Thursday, October 23, 2014

Is It Possible to Create New Wealth?

My fellow blogger, Lindsay Mitchell, directed readers of her posts to the maiden speech of newly elected ACT Party MP, David Seymour. I found the speech a little weird, to be honest, but that was more about Seymour's use of language than what he was trying to say. In the speech he posed an interesting question - is it possible for anybody to create new wealth?

If anyone has any doubts about the answer, they need only look at the graph below, which shows that as the population of the world has increased exponentially, income per person has increased at a much greater exponential rate [source].

Human Population Growth and Income Per Person Over the Past 2000 Years

Clearly wealth is not a zero-sum game. This is contrary to the dire predictions of those who believe in Malthusian catastrophe and the theory of limits to growth popularised in modern times by the doomsayers at the Club of Rome.

A zero-sum game view of wealth is the primary economic frame of reference for the political left-wing. Socialists believe that the wealth I accumulate I take from others. Clearly their view is not supported by the facts as the second graph below (ibid) illustrates - as global wealth has continued to increase exponentially over the past few decades, the number of people below the global poverty measure (in absolute terms, not just proportionately) has dramatically decreased. Note that this decrease coincided with the period of greatest economic liberalisation and retrenchment of the state in more than a century.

Poverty is Rapidly Declining, The Economist June 2013
So why do Socialists continue to claim that my gain is someone else's loss? Some of them just may be gullible fools and we can excuse their stupidity. The rest are frauds - they know better but advocate their doctrine out of a petty and spiteful view of humanity. These are the truly dangerous ones. Like the monstrous Ellsworth M. Toohey in Ayn Rand's novel The Fountainhead, the frauds claim to represent the poor and oppressed but actually are pursuing far less noble interests. They can't create wealth themselves so want to deny anyone else the opportunity to do so, preferring that everyone is poor than some people other than themselves are wealthy. Of course, they see themselves as running their utopian, egalitarian world, enjoying the benefits of wealth and power without ever having to earn it.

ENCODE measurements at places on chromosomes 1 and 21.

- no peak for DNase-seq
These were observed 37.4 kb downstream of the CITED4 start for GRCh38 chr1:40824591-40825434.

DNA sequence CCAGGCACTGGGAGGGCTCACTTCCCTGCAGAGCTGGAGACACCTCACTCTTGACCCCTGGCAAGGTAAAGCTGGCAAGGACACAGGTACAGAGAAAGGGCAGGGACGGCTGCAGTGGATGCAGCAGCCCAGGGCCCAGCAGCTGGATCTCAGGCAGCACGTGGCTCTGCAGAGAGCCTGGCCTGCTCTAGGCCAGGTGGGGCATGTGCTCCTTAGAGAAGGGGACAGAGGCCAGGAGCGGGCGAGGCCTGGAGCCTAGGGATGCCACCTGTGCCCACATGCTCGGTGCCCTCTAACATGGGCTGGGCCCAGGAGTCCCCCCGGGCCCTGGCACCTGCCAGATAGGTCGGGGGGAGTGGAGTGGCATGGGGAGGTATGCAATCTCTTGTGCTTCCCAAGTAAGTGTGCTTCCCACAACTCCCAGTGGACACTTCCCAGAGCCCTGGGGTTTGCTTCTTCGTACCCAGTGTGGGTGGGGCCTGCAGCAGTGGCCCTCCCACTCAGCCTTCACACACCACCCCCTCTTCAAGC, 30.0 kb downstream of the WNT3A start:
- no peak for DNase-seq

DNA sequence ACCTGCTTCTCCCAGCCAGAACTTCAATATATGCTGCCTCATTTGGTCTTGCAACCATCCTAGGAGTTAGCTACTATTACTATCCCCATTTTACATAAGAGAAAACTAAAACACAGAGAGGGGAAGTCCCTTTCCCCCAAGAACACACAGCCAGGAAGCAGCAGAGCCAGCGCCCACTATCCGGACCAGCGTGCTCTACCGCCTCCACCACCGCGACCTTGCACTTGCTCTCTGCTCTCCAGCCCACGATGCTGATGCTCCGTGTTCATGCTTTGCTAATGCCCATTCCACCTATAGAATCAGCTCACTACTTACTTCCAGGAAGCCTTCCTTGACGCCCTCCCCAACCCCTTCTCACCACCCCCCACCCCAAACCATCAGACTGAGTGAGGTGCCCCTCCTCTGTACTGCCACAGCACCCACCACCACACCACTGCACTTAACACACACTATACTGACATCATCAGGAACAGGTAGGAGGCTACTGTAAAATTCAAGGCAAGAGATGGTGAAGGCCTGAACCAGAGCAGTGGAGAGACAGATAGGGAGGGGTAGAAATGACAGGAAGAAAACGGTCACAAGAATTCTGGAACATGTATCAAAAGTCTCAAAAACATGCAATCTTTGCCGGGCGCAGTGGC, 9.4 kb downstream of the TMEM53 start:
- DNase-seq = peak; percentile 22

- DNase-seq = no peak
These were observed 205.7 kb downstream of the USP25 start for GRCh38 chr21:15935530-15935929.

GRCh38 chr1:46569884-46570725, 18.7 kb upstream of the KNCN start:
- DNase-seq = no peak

One of the reasons David Seymour is in Parliament, and we have a pragmatic, centrist government rather than a diehard Socialist one, is that in the recent general election New Zealanders rejected the politics of envy. They voted for politicians that they thought would allow new wealth to be created so that they themselves can enjoy the benefits of that growth. In other words, they recognised that a rising tide raises everyone's boat.

UPDATE: If you want a real life example of an Ellsworth M. Toohey, there is none better than Paul Krugman, the economist and New York Times columnist, who is now calling for the greatest innovator in the publishing industry in the last 50 years, a company that has enabled writers such as me to bypass the traditional book publishing oligopoly, to be hobbled by the US Government.

1 comment:

paul scott said...

I read the Seymour speech, and to me even speed reading; it seemed clear and logical. I was happy to read none of the normal drivel about dreams and visions and long eulogies to parents and, promises of all and sundry.
A Southern expression we use, is that Seymour 'has done the hard yards' with that herculean effort of door knocking.
I wish him all success.
I used to never think about creation of new wealth, I thought if you got my contract; that's was the spread of wealth redistributing, and of course the left simply can not believe that wealth is created other than from their entitlements, and so redistribution should be stepped up.